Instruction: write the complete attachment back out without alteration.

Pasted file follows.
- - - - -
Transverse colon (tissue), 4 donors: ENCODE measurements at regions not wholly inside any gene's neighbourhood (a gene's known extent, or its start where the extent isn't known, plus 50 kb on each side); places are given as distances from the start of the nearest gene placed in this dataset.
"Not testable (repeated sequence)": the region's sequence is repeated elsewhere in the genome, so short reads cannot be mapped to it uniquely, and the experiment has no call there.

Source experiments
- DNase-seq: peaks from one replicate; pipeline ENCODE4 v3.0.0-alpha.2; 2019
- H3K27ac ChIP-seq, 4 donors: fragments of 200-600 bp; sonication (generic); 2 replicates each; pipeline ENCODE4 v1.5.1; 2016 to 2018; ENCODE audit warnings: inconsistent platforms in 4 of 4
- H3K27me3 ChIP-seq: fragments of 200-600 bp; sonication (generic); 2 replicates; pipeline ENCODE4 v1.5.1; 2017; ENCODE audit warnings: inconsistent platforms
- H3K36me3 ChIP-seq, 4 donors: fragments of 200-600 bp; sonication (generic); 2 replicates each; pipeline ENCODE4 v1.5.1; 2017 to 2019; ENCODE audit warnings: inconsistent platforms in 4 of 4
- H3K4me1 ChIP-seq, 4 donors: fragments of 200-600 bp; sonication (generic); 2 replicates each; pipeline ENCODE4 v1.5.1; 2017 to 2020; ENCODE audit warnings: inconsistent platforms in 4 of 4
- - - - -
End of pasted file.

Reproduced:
Transverse colon (tissue), 4 donors: ENCODE measurements at regions not wholly inside any gene's neighbourhood (a gene's known extent, or its start where the extent isn't known, plus 50 kb on each side); places are given as distances from the start of the nearest gene placed in this dataset.
"Not testable (repeated sequence)": the region's sequence is repeated elsewhere in the genome, so short reads cannot be mapped to it uniquely, and the experiment has no call there.

Source experiments
- DNase-seq: peaks from one replicate; pipeline ENCODE4 v3.0.0-alpha.2; 2019
- H3K27ac ChIP-seq, 4 donors: fragments of 200-600 bp; sonication (generic); 2 replicates each; pipeline ENCODE4 v1.5.1; 2016 to 2018; ENCODE audit warnings: inconsistent platforms in 4 of 4
- H3K27me3 ChIP-seq: fragments of 200-600 bp; sonication (generic); 2 replicates; pipeline ENCODE4 v1.5.1; 2017; ENCODE audit warnings: inconsistent platforms
- H3K36me3 ChIP-seq, 4 donors: fragments of 200-600 bp; sonication (generic); 2 replicates each; pipeline ENCODE4 v1.5.1; 2017 to 2019; ENCODE audit warnings: inconsistent platforms in 4 of 4
- H3K4me1 ChIP-seq, 4 donors: fragments of 200-600 bp; sonication (generic); 2 replicates each; pipeline ENCODE4 v1.5.1; 2017 to 2020; ENCODE audit warnings: inconsistent platforms in 4 of 4